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Earlier this week it was reported that Sony will be shutting down the digital storefronts for the PlayStation 3, PlayStation Vita, and PlayStation Portable in just a few months. The upshot of this is that certain titles only available on these storefronts will become impossible to purchase, raising serious questions about preserving these titles. Sony has yet to officially comment on the closure of these stores, or what/how it plans to approach saving many of these older games - if indeed it intends to.
In the midst of these discussions, Reddit (thanks, PushSquare) dug up a patent that seems reveals plans for Trophy support in emulated titles.
"A Trophy trigger is detected during emulation of the game by comparing a memory value of the emulated game to a predetermined value and assigning the one or more Trophies to the user based on the detected Trophy trigger," an extract from the patent explains.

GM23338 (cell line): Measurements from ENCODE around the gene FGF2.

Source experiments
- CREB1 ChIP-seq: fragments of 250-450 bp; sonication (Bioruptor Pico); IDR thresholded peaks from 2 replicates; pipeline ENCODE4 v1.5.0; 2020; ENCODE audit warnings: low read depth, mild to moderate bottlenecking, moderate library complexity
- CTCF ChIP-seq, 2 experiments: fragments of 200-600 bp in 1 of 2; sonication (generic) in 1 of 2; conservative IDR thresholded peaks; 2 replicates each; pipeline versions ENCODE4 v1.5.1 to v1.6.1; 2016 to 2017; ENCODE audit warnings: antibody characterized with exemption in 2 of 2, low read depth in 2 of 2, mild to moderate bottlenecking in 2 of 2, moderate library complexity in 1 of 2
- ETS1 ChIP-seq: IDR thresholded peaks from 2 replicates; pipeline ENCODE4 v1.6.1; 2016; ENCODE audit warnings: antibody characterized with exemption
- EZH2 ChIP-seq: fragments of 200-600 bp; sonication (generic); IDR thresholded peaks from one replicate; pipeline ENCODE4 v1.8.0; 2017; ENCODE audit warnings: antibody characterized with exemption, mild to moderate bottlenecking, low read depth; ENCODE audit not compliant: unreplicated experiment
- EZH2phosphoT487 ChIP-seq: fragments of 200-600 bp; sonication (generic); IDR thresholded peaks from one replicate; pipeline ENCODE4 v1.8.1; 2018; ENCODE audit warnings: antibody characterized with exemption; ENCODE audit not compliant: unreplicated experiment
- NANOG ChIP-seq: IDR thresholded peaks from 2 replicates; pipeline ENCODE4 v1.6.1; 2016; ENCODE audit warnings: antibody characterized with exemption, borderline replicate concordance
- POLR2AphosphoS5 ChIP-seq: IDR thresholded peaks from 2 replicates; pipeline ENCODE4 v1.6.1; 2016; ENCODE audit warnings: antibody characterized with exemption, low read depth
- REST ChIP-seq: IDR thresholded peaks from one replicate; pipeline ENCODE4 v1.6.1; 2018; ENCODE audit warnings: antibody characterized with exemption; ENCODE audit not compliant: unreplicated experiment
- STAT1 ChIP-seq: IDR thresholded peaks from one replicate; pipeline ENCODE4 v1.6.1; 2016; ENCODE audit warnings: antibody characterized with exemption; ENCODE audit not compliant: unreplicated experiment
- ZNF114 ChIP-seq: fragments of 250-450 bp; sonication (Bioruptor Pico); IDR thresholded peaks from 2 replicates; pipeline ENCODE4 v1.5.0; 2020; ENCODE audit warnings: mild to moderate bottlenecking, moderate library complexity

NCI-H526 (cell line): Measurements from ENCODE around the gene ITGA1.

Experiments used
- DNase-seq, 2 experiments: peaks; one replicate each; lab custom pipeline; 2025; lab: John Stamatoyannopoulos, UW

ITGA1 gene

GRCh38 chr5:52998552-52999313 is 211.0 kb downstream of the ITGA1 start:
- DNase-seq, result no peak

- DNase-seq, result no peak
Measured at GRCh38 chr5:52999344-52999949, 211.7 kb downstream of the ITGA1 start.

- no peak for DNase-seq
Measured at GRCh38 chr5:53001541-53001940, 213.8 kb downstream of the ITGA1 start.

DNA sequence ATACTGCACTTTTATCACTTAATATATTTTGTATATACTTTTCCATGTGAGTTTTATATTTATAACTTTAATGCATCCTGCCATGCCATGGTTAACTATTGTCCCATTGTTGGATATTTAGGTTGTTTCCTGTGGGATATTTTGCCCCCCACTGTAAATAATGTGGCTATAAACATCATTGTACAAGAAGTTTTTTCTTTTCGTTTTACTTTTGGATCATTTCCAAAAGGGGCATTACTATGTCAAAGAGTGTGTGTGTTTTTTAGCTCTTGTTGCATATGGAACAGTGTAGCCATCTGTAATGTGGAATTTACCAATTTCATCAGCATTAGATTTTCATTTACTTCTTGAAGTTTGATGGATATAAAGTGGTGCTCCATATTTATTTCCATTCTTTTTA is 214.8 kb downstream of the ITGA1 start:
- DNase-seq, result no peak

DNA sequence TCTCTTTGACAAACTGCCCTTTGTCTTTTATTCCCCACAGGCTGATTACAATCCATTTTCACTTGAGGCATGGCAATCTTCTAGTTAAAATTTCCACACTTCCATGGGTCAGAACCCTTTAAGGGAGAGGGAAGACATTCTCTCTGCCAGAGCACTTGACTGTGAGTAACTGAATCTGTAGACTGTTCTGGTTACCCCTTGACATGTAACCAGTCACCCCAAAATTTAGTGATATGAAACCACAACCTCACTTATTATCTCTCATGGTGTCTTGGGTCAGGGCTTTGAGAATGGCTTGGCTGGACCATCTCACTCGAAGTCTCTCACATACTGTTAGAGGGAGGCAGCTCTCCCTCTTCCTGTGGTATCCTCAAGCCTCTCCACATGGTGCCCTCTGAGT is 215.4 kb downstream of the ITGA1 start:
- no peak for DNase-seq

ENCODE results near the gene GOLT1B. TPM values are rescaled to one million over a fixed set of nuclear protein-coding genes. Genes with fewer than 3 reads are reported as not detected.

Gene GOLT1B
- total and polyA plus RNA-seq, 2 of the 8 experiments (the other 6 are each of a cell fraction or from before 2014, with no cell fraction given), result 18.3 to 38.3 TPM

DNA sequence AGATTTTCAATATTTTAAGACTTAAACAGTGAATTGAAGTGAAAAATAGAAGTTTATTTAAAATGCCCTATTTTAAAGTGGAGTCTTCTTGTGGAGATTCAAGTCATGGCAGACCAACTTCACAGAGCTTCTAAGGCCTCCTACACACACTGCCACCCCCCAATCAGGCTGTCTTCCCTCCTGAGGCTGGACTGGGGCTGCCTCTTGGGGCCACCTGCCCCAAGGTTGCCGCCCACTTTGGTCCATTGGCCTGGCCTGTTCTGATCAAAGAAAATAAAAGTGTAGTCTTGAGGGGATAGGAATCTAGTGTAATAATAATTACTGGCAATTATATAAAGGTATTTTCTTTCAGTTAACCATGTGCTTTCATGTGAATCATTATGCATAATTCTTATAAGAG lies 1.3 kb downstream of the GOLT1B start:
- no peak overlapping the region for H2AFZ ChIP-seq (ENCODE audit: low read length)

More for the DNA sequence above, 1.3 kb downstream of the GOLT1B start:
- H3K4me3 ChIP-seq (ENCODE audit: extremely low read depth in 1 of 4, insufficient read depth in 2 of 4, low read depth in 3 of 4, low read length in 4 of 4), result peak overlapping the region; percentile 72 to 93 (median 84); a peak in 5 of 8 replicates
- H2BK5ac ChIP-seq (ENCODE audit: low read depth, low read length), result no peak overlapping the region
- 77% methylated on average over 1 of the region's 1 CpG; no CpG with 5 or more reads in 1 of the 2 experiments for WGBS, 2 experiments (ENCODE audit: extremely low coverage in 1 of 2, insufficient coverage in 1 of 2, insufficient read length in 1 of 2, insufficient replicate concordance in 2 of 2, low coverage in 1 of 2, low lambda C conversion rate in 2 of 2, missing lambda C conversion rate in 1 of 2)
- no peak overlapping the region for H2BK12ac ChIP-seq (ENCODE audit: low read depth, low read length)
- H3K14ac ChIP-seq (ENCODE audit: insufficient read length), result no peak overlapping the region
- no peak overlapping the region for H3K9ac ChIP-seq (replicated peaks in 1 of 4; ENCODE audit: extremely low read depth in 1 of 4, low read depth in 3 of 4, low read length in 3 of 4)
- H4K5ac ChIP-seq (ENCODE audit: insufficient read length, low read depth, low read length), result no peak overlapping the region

This isn't actually the first time we've seen a document like this floating around. A similar patent was published nearly ten years ago, but this new one comes with a much more recent application date of January 30, 2020, and was officially published just a few days ago on March 18. The publication of the patent so close to the news of the PS3 store closure certainly raises some eyebrows, no? PushSquare also points out that a similar method to the above patent was used for a few of the PlayStation 2 games that were ported to PS4.
It's no secret that PlayStation fans are desperate to see more substantial support for retro games on PlayStation 5, and this could well be the first step we've been waiting for. Some Reddit users have posited that the games removed from the doomed storefronts could somehow be merged with the PlayStation Now streaming service, which would certainly be one way to make it a little more like the far superior Xbox Game Pass.
Sadly, this is just as likely to be Sony shuffling around some old paperwork. It certainly wouldn't be the first patent to surface that didn't come to anything, so let's not get our hopes up too high just yet.
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